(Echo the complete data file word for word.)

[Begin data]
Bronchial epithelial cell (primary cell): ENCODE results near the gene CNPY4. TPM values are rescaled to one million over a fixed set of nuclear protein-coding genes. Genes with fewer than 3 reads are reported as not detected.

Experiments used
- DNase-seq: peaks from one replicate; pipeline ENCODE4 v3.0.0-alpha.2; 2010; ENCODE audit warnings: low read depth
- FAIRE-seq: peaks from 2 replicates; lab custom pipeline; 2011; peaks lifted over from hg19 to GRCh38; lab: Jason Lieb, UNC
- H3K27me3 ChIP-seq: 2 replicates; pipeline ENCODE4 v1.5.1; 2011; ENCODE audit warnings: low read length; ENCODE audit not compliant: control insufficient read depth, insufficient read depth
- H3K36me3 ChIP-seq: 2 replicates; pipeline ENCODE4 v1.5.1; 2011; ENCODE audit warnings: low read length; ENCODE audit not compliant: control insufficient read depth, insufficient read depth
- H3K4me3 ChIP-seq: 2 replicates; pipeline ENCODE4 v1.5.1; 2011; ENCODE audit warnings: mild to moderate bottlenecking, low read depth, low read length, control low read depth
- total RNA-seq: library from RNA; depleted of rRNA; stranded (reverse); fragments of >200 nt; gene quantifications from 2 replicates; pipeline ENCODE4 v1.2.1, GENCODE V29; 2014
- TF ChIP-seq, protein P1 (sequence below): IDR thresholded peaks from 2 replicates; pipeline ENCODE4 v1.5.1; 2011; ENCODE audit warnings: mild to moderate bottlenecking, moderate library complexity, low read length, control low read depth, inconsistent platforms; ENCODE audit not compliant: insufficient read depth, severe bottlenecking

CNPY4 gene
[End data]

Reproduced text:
Bronchial epithelial cell (primary cell): ENCODE results near the gene CNPY4. TPM values are rescaled to one million over a fixed set of nuclear protein-coding genes. Genes with fewer than 3 reads are reported as not detected.

Experiments used
- DNase-seq: peaks from one replicate; pipeline ENCODE4 v3.0.0-alpha.2; 2010; ENCODE audit warnings: low read depth
- FAIRE-seq: peaks from 2 replicates; lab custom pipeline; 2011; peaks lifted over from hg19 to GRCh38; lab: Jason Lieb, UNC
- H3K27me3 ChIP-seq: 2 replicates; pipeline ENCODE4 v1.5.1; 2011; ENCODE audit warnings: low read length; ENCODE audit not compliant: control insufficient read depth, insufficient read depth
- H3K36me3 ChIP-seq: 2 replicates; pipeline ENCODE4 v1.5.1; 2011; ENCODE audit warnings: low read length; ENCODE audit not compliant: control insufficient read depth, insufficient read depth
- H3K4me3 ChIP-seq: 2 replicates; pipeline ENCODE4 v1.5.1; 2011; ENCODE audit warnings: mild to moderate bottlenecking, low read depth, low read length, control low read depth
- total RNA-seq: library from RNA; depleted of rRNA; stranded (reverse); fragments of >200 nt; gene quantifications from 2 replicates; pipeline ENCODE4 v1.2.1, GENCODE V29; 2014
- TF ChIP-seq, protein P1 (sequence below): IDR thresholded peaks from 2 replicates; pipeline ENCODE4 v1.5.1; 2011; ENCODE audit warnings: mild to moderate bottlenecking, moderate library complexity, low read length, control low read depth, inconsistent platforms; ENCODE audit not compliant: insufficient read depth, severe bottlenecking

CNPY4 gene